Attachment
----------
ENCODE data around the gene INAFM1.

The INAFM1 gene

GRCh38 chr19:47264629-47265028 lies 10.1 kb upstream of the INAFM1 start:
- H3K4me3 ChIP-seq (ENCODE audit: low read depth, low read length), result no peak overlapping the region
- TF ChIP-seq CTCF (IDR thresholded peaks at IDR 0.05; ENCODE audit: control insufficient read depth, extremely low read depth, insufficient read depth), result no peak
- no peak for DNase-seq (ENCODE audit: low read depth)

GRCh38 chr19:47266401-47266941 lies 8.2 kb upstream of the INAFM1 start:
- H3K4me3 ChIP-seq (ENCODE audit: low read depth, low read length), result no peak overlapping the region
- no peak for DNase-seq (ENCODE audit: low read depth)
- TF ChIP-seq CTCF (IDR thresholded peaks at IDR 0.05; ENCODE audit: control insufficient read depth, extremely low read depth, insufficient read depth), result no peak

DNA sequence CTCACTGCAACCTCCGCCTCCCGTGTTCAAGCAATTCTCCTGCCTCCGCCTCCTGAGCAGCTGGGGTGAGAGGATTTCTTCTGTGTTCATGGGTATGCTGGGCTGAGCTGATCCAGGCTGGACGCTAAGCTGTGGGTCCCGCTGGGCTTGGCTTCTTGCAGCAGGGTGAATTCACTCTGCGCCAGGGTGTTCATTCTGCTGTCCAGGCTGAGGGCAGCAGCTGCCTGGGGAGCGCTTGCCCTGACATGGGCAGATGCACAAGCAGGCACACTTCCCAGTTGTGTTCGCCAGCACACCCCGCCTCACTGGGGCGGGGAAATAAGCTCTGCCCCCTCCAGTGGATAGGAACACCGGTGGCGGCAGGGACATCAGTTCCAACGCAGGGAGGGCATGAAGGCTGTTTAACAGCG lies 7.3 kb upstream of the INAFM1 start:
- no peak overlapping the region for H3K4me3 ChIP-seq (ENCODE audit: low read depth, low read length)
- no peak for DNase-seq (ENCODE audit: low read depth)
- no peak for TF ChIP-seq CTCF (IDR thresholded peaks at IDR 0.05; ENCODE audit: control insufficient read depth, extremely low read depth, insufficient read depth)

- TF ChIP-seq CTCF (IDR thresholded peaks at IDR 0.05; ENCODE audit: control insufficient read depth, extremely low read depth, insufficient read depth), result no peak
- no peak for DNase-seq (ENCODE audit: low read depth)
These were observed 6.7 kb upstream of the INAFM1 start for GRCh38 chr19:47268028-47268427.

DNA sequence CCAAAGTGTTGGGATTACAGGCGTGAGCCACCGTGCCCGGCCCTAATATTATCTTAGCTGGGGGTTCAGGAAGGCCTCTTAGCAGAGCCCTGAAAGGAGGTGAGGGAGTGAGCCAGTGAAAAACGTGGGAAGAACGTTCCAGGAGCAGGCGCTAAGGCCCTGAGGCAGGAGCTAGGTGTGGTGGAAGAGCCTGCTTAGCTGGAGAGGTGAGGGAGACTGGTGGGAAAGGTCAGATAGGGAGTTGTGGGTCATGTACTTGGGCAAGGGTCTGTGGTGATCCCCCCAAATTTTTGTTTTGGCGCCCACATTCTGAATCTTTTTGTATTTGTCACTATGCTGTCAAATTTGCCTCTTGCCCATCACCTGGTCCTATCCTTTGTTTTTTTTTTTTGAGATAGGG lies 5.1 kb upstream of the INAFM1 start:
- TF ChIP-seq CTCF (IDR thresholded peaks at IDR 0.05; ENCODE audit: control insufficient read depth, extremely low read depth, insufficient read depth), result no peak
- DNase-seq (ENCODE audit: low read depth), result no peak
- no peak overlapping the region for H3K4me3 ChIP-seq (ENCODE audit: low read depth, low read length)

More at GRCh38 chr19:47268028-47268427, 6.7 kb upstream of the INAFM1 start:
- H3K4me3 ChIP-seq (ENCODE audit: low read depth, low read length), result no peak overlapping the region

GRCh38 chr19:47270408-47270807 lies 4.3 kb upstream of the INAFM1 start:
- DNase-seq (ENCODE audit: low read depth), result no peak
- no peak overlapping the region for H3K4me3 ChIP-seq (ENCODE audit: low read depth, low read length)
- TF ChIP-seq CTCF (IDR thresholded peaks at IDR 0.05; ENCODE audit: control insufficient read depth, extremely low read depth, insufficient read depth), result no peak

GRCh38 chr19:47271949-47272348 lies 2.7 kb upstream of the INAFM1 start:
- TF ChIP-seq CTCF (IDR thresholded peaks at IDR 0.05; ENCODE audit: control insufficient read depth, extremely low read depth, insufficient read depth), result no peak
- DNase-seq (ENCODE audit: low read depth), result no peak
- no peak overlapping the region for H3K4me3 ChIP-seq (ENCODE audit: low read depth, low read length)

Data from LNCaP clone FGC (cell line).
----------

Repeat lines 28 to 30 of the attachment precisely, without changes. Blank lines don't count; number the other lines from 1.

GRCh38 chr19:47271949-47272348 lies 2.7 kb upstream of the INAFM1 start:
- TF ChIP-seq CTCF (IDR thresholded peaks at IDR 0.05; ENCODE audit: control insufficient read depth, extremely low read depth, insufficient read depth), result no peak
- DNase-seq (ENCODE audit: low read depth), result no peak